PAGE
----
With their core inflation rates largely quiescent, advanced economies continue to enjoy easy financial conditions. This is not true in emerging and developing economies, where financial conditions have tightened markedly over the past six months, as the new Global Financial Stability Report explains in detail. The chart below indicates the preponderance of recent policy tightening actions across central banks represented in the Group of Twenty. For emerging market and developing economies, gradually tightening US monetary policy, coupled with trade uncertainties and—for countries such as Argentina, Brazil, South Africa, and Turkey—distinctive factors, have discouraged capital inflows, weakened currencies, depressed equity markets, and pressured interest rates and spreads. The high levels of corporate and sovereign debt built up over years of easy global financial conditions, which the latest Fiscal Monitor documents, constitute a potential fault line.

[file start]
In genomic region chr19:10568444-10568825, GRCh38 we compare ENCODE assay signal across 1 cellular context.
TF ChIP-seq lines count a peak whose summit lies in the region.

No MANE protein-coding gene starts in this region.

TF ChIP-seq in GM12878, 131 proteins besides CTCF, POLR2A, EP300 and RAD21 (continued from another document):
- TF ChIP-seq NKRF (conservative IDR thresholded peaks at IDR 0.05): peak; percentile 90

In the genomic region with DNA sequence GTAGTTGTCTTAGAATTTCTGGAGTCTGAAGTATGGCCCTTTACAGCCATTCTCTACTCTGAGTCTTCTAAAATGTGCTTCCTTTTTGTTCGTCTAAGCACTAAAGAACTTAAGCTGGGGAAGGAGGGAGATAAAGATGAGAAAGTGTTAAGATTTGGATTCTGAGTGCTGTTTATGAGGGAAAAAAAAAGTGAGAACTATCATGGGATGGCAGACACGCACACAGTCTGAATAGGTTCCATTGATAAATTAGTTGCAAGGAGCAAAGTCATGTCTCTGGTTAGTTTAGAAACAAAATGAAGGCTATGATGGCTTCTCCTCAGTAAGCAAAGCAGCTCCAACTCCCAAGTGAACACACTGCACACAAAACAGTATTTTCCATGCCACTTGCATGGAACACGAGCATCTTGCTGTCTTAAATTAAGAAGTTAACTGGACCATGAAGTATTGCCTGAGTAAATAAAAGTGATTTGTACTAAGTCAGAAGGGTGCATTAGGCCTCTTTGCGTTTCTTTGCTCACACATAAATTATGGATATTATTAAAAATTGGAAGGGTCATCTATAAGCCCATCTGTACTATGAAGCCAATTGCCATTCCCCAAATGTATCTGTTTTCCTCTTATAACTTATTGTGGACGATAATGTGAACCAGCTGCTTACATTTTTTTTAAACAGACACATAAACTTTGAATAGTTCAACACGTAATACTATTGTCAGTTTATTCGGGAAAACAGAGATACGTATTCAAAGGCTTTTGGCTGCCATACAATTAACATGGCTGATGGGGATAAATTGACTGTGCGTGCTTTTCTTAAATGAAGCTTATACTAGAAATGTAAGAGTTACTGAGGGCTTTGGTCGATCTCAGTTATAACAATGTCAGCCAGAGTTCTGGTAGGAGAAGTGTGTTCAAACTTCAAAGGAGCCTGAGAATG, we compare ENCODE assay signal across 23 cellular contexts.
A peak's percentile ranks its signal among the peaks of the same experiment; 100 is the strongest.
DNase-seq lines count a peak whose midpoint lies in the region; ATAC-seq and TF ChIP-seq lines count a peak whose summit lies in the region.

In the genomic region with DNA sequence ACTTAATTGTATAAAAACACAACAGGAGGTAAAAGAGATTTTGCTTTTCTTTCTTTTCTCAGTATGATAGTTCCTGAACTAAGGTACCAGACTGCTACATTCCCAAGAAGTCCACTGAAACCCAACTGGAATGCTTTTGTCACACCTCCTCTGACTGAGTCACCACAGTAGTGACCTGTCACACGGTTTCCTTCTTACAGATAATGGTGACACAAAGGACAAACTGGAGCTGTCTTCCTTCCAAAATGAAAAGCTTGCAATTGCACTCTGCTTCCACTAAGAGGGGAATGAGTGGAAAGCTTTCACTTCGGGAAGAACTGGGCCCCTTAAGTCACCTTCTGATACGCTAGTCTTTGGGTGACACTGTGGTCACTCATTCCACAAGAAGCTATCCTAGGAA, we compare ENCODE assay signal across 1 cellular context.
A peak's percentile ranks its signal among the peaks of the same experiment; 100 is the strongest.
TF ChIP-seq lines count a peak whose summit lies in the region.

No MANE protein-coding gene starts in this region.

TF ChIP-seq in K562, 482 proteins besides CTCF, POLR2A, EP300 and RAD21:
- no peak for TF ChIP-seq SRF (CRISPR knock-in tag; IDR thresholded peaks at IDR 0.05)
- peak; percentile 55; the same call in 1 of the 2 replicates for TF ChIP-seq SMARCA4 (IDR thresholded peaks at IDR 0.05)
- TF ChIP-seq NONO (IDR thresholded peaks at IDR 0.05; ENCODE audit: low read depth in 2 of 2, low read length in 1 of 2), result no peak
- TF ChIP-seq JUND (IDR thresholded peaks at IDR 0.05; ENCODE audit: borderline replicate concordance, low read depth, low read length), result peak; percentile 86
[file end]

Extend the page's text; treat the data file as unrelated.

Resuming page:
We do not see recent developments as part of a generalized investor pull-back from emerging and frontier markets, nor do we expect the current problem cases necessarily to spill over to countries with stronger fundamentals. Many emerging economies are managing relatively well—given the common tightening they face—using established monetary frameworks based on exchange rate flexibility. But there is no denying that the susceptibility to large global shocks has risen. Any sharp reversal for emerging markets would pose a significant threat to advanced economies, as emerging market and developing economies make up about 40 percent of world GDP at market exchange rates.

Other downside risks that now appear more prominent for the near term relate to further disruptions in trade policies. Two major regional trade arrangements are in flux—the United States-Mexico-Canada Agreement (which awaits legislative approval) and the European Union (with the latter negotiating the terms of Brexit). US tariffs on China, and more broadly on auto and auto part imports, may disrupt established supply chains, especially if met by retaliation.